"* * * The court below held that there was a unilateral failure to renew by the appellant so that its failure to send a notice of termination to Williams under section 93-c of the Vehicle and Traffic Law effectuated a continuation of the insurance. * * * Section 93-c provides that no contract of insurance or renewal thereof shall be terminated by failure to renew by the insurer until 20 days after a notice of termination is mailed to the insured. It is admitted that no such notice was mailed to Williams but the appellant argues that there was not here a failure to renew by the insurer. As the appellant points out, renewal is a bilateral transaction involving both offer and acceptance. However, no offer was made to Williams since Dennis never contacted him concerning the renewal and as the court below pointed out there were reliable means available which were not used. Although a perfectly valid reason for failing to renew was available, the non-payment of premiums, this is not the issue here and it cannot be used to obscure the fact that it was the appellant insurer who was failing to renew the policy."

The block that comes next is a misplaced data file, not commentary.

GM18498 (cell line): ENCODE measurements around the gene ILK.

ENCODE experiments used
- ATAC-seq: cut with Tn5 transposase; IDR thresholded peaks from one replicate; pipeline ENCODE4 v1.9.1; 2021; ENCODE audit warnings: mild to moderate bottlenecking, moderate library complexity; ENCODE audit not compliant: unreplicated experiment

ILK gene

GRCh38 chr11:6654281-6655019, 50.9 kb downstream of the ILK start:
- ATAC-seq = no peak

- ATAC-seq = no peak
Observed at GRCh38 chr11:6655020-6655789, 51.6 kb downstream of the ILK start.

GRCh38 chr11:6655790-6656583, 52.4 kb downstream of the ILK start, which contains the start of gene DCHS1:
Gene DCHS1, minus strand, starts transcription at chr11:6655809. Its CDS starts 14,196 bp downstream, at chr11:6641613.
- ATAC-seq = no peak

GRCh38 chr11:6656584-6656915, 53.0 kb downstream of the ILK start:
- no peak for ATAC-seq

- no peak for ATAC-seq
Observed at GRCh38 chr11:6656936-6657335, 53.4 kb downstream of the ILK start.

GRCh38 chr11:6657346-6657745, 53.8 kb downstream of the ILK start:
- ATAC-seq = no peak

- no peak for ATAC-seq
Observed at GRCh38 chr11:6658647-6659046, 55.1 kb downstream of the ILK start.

In Caristi v. Home Indemnity Company, 1960, 24 Misc.2d 136, 202 N.Y.S.2d 340, 341, there was an undetermined question of fact. There was evidence that insurance broker phoned plaintiff and spoke to plaintiff's wife about acceptance of a renewal policy of liability insurance, and that she stated the policy could be gotten cheaper elsewhere. "There is also an averral that this rejection was ratified by plaintiff personally." Plaintiff apparently denied this version of the matter. As to whether defendant was obligated by the statute to give notice of termination, the Court declared: